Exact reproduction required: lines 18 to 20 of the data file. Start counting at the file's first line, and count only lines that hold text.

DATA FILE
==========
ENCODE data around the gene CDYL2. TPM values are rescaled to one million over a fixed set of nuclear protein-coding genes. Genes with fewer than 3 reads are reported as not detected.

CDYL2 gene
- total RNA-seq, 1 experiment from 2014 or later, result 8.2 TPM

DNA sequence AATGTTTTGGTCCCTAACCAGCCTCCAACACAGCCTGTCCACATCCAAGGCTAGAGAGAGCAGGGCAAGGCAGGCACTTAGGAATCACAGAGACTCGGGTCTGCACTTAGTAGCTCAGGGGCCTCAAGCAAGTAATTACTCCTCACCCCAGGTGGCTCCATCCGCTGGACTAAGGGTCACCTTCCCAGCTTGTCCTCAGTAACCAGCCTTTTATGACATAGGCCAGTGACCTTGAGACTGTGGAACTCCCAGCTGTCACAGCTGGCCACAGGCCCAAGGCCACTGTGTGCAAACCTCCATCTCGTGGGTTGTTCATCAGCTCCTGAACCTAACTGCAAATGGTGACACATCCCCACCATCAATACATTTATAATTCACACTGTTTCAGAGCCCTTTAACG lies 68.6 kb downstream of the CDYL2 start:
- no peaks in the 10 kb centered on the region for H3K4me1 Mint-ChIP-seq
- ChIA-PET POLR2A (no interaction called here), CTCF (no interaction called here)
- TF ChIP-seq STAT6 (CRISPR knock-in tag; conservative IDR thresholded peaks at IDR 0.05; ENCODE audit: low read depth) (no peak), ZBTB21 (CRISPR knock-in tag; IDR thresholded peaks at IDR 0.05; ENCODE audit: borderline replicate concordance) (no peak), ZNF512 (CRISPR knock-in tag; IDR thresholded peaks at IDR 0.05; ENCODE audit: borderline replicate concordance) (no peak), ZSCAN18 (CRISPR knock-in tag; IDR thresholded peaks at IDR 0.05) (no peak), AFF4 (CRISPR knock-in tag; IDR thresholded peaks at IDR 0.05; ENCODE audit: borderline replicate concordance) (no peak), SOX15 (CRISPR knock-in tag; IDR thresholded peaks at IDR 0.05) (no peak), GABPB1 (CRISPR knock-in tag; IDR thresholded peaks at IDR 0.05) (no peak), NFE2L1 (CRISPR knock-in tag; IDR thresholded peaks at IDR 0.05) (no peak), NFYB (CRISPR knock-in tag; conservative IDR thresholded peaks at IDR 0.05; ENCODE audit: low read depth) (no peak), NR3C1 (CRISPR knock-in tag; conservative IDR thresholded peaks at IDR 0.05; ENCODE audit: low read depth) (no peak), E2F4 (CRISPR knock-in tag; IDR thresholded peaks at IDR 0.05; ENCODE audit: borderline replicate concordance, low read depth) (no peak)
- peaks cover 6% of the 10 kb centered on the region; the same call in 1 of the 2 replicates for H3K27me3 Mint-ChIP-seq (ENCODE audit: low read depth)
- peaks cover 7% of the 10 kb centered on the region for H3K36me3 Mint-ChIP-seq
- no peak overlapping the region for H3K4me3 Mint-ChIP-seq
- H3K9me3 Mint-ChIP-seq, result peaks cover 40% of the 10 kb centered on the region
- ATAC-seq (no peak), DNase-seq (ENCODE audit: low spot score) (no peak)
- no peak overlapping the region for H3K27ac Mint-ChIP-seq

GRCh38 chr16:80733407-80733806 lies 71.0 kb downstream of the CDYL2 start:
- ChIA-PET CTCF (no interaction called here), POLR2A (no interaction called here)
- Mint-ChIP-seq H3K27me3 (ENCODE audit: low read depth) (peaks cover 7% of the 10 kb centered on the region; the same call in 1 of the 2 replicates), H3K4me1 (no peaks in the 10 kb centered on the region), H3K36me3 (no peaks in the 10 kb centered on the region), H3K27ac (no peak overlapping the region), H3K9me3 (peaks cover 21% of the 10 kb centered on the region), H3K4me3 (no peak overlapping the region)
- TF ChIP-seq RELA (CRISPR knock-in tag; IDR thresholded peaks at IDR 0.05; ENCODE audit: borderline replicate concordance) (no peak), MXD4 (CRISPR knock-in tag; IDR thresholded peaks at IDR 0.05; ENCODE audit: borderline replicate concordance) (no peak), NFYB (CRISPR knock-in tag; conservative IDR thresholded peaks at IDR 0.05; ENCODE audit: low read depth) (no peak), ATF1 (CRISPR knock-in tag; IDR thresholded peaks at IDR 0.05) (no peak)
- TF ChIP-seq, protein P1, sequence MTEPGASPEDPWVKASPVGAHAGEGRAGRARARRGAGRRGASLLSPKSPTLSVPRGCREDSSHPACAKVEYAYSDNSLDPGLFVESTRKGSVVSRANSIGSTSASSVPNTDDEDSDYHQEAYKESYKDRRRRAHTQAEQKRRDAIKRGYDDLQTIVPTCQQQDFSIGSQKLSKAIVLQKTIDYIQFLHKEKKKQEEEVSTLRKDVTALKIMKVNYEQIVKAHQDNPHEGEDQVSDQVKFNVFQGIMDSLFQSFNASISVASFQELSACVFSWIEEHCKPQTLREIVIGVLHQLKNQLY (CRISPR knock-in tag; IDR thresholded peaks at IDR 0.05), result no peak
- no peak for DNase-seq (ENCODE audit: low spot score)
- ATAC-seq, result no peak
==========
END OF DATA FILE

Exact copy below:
- TF ChIP-seq, protein P1, sequence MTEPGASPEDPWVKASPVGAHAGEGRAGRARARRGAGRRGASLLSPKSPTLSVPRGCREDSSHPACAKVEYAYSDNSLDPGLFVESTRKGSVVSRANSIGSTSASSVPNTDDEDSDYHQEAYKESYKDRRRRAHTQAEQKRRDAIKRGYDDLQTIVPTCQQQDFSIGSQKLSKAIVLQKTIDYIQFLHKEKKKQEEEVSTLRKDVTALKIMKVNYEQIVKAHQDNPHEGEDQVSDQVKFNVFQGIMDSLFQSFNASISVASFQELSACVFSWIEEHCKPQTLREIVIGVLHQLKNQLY (CRISPR knock-in tag; IDR thresholded peaks at IDR 0.05), result no peak
- no peak for DNase-seq (ENCODE audit: low spot score)
- ATAC-seq, result no peak